156 E 200 S
Perhaps as idyllic as urban art can get, The Virgin Mary’s clever backdrop consists of Salt Lake City skyscrapers and meeting places. Named ‘Ave Maria’ or unofficially ‘The Madonna Mural’ she gracefully faces the majestic mountains, coincidentally looking over a historic church building. You’ll notice the intricate roses and Catholic charm of this mural gives way to the religious and non-religious passerby while welcoming you to street art row by the warmth of her open heart.
Magic School Bus
800 S 15 E
From a magical school bus to a dragon DJ, yes a dragon DJ, to floating cupcakes, this mural has everything your childhood ever needed. The wide array of outdoorsy mentions and creativity-sparked activities bring the Utah vibe together. When you stroll through this downtown side street, be prepared for a flood of vibrant duo toned orange and blue drawings to fill your senses while remembering what it was like to be a kid again.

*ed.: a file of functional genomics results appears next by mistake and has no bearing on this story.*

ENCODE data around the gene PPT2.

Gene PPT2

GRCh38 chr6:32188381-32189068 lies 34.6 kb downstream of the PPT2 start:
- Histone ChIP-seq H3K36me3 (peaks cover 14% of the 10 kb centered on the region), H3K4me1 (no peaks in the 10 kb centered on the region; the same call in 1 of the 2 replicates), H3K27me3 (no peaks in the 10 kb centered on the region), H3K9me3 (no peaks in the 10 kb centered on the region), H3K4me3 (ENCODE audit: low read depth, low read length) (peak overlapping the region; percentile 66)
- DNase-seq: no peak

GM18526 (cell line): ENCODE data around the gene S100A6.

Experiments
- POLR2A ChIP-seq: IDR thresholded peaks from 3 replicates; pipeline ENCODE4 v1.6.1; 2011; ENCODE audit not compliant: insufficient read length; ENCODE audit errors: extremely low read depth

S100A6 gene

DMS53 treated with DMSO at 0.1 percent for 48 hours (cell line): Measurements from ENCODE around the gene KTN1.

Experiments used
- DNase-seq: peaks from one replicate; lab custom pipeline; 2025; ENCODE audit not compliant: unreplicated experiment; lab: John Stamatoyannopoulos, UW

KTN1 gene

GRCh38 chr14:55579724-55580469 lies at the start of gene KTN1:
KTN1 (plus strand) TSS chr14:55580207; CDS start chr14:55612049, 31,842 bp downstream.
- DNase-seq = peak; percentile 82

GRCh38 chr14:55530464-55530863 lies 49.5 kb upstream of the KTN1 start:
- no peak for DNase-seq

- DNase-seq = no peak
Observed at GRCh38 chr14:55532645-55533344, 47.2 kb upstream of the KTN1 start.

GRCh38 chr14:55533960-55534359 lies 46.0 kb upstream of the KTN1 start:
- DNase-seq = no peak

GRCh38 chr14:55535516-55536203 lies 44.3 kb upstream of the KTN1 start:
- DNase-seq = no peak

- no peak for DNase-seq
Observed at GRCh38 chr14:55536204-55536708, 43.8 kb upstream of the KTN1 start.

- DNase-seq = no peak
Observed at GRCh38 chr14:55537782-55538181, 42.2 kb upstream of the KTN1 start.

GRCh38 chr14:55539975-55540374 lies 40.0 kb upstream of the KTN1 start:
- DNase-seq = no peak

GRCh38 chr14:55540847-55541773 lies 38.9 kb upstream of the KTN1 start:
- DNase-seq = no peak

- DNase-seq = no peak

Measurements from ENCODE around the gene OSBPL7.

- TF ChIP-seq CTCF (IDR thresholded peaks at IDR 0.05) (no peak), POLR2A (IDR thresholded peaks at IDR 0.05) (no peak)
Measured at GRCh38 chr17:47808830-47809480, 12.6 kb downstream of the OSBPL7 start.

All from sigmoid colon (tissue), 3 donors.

741 Kilby Court
Situated just outside Kilby Court (the garage-band style concert venue), this thoughtful piece of urban art provides several hints of our beehive themed roots in Utah, with honeycomb patterns, woven hives, and honey-colored paint dripping from top to bottom. You should arrive a smidge early to your next Kilby Court concert, grab a refreshing beverage from Fisher or TF, and soak in this Utah treasure that showcases where we started and where we’re going.
Eccles Theatre Mural
146 Regent St
With the curves and bends, this garage-plastered artwork almost exudes sound. Each fruitful scene; separate from the next while still interwoven. This piece is creatively painted on the Eccles loading docks, so if you’re searching but it’s not where it should be check if the loading door is upright. In the plaza you’ll have more than enough room to take a lunch break and admire this whimsical city art. Watch out though, the space might relax you so much you’ll have to call in for the rest of the day.